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  1. #1
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    Overheating issues

    Hey there. I don't speak computer jargon, otherwise I would have tried to find this thread before I posted. I hope this is in the right spot. Basically, dumb it down for me if you respond lol!

    So I've noticed lately that my laptop is getting super hot and turning off by itself. Like burning my thighs sort of hot. I tried to take it apart as best I could and shoot some air by the graphics card vent and the intake. I then tried downloading malwarebytes, hoping maybe it was just an annoying virus taking up too much of my computer's time. Defragged and disc cleaned. Tried getting a fan that plugs into your port but the thing is useless since it just blows air at the bottom of my laptop, getting no where near intake. Nothing has worked. Oh and I've noticed my power supply (at least that's what I think it is, the black brick attached the cord) literally burns to the touch as well.

    I'll mention here that this happened in the past. I didn't notice if it was hot or not before, but it was turning off by itself. I was under warranty, then, so I sent it in and it worked well for about 8 months. Same thing is happening again.

    So, I downloaded SpeedFan to check my temperatures out. Sitting idle after initial turn on, it's at about 37C GPU. In the time it has taken me to log in here and write this far (about 4 minutes), the GPU is at 63C. Seems like a ginormous jump to me. After a couple hours of being on, it'll steadily sit at 75C, even if I'm just reading emails. The fun part starts when I try to game. It shoots up to almost 100C immediately upon logon to a game. So I went into BIOs and saw the tidbit about running in turbo. I changed it to 'normal' instead, thinking it would cool down. Wrong. Jumped from idle 75C to 85C in the span of a few minutes.

    I read something about thermal repasting. I'm sure I'll have to bring it into Best Buy or something, since I would probably somehow set my computer aflame if I tried. Should this be the route I take? Or is there some special something, some sort of settings, that I could try to help?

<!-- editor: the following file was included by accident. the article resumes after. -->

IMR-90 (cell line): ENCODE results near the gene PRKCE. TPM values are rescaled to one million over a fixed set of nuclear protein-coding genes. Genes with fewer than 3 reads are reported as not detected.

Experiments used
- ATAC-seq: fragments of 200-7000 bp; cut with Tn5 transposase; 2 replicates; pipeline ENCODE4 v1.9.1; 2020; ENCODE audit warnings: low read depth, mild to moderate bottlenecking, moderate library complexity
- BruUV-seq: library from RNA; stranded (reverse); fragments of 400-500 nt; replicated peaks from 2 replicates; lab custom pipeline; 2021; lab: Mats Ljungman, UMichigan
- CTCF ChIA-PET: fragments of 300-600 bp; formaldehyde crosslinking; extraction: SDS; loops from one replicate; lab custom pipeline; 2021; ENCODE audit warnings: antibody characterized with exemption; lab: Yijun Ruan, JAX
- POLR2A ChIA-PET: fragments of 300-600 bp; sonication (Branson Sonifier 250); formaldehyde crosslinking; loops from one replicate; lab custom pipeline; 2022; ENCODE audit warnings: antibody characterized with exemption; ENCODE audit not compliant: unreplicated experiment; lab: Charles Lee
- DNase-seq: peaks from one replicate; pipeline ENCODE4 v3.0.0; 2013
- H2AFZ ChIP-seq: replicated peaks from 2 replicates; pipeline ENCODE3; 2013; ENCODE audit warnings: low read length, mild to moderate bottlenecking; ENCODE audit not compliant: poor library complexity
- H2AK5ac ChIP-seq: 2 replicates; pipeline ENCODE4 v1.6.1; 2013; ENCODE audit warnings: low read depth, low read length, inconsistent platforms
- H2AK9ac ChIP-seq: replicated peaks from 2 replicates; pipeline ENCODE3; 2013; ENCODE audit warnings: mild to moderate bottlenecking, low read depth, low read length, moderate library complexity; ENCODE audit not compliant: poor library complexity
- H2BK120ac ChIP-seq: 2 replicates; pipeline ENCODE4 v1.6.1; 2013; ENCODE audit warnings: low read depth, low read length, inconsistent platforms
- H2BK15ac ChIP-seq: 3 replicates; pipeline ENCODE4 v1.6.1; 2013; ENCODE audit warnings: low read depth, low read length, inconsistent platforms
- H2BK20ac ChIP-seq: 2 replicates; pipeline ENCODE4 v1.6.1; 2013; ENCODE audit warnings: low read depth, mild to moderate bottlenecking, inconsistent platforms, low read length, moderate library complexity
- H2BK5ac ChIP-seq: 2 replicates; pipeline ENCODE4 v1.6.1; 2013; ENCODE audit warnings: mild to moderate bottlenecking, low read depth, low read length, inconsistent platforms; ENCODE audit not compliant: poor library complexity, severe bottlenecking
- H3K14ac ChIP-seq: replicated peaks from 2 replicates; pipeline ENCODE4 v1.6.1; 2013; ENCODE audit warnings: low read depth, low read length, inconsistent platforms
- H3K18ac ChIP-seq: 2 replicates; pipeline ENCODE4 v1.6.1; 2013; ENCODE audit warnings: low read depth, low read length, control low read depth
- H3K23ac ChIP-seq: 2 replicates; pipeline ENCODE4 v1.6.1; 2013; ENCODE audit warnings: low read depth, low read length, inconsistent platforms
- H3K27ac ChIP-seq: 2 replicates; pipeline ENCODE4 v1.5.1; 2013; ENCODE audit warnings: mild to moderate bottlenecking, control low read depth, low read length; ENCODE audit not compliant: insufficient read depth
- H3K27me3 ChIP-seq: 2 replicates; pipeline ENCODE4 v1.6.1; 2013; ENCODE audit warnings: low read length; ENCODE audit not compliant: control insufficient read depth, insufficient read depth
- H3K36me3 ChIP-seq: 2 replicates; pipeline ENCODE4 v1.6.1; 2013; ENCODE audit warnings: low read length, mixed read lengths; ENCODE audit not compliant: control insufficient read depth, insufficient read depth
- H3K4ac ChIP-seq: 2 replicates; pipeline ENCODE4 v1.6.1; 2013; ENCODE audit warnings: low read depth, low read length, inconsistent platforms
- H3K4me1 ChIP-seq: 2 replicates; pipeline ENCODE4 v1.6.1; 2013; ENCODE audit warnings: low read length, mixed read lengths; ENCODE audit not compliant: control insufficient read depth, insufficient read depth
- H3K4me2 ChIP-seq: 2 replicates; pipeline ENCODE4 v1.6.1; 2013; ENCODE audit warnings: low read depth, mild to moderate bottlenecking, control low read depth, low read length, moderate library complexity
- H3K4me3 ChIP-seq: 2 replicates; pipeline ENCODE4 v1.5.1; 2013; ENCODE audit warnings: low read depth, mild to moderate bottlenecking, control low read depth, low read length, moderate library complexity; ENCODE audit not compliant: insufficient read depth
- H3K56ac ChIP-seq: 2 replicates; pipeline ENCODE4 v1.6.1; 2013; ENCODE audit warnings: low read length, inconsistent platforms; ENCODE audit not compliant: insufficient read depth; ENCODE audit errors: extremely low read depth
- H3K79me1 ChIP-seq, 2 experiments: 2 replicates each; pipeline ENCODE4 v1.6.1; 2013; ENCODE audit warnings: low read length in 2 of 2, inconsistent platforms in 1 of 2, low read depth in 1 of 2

(And, as a grand finale, after being on my computer for about 10-15 minutes, only on this page, my GPU is at 70C and blowing warm).

    Here's my info (yell at me if I forget something):

    Asus model G73J
    ATI Radeon HD 5870
    Windows 7 64bit
    Intel Core i7

    Games I try to play:

    World of Warcraft, Guild Wars 2, The Sims 3

    Thanks in advance!

  2. #2
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    First off DO NOT DO NOT DO NOT DO NOT DO NOT DO NOT DO NOT DO NOT DO NOT DO NOT DO NOT DO NOT DO NOT DO NOT DO NOT DO NOT DO NOT DO NOT DO NOT DO NOT DO NOT DO NOT DO NOT DO NOT DO NOT DO NOT DO NOT DO NOT DO NOT DO NOT DO NOT DO NOT DO NOT DO NOT DO NOT DO NOT DO NOT DO NOT DO NOT DO NOT DO NOT DO NOT DO NOT DO NOT take that to Best Buy. They will charge you 500 bucks to not fix it. Take it to a local computer repair shop that you have checked out with the BBB or other reviews. More than likely the heatsinks are pluged up with dust. If you can not clean them yourself as I said take it to a local computer repair shop that you have checked out with the BBB or other reviews. And yes it would not hurt to clean off the old thermal paste and put new on.

  3. #3
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    Hello,

    Overheating issues are very common with laptops and notebooks. Cleaning it out with an air compressor can only do so much if theres an issue with your power or hardware components. Check google for common issues for your laptop model.

    I am interested to know how much of your laptop's resources are being used while your temperatures are over 60c? There needs to be some justification aside from the thermal design as to why your NB is generating heat.